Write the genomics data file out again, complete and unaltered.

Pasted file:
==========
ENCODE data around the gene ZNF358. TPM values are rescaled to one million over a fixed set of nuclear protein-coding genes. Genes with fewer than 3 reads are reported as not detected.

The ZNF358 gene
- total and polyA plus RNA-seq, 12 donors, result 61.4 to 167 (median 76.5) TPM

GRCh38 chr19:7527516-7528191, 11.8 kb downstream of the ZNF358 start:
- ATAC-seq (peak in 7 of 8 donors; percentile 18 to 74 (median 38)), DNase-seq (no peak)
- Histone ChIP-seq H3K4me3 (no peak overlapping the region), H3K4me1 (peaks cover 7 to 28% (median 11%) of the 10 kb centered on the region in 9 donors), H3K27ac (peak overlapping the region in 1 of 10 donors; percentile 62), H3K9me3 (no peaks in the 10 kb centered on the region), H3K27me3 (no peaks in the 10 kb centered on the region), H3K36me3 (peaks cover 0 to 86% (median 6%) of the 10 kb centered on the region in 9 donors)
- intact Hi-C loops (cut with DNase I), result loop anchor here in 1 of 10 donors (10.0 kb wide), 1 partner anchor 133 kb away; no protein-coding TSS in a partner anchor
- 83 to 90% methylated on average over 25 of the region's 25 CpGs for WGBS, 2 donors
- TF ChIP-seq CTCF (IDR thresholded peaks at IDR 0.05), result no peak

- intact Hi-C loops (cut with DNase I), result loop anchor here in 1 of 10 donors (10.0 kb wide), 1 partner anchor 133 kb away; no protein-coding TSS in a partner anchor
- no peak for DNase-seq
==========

ENCODE data around the gene ZNF358. TPM values are rescaled to one million over a fixed set of nuclear protein-coding genes. Genes with fewer than 3 reads are reported as not detected.

The ZNF358 gene
- total and polyA plus RNA-seq, 12 donors, result 61.4 to 167 (median 76.5) TPM

GRCh38 chr19:7527516-7528191, 11.8 kb downstream of the ZNF358 start:
- ATAC-seq (peak in 7 of 8 donors; percentile 18 to 74 (median 38)), DNase-seq (no peak)
- Histone ChIP-seq H3K4me3 (no peak overlapping the region), H3K4me1 (peaks cover 7 to 28% (median 11%) of the 10 kb centered on the region in 9 donors), H3K27ac (peak overlapping the region in 1 of 10 donors; percentile 62), H3K9me3 (no peaks in the 10 kb centered on the region), H3K27me3 (no peaks in the 10 kb centered on the region), H3K36me3 (peaks cover 0 to 86% (median 6%) of the 10 kb centered on the region in 9 donors)
- intact Hi-C loops (cut with DNase I), result loop anchor here in 1 of 10 donors (10.0 kb wide), 1 partner anchor 133 kb away; no protein-coding TSS in a partner anchor
- 83 to 90% methylated on average over 25 of the region's 25 CpGs for WGBS, 2 donors
- TF ChIP-seq CTCF (IDR thresholded peaks at IDR 0.05), result no peak

- intact Hi-C loops (cut with DNase I), result loop anchor here in 1 of 10 donors (10.0 kb wide), 1 partner anchor 133 kb away; no protein-coding TSS in a partner anchor
- no peak for DNase-seq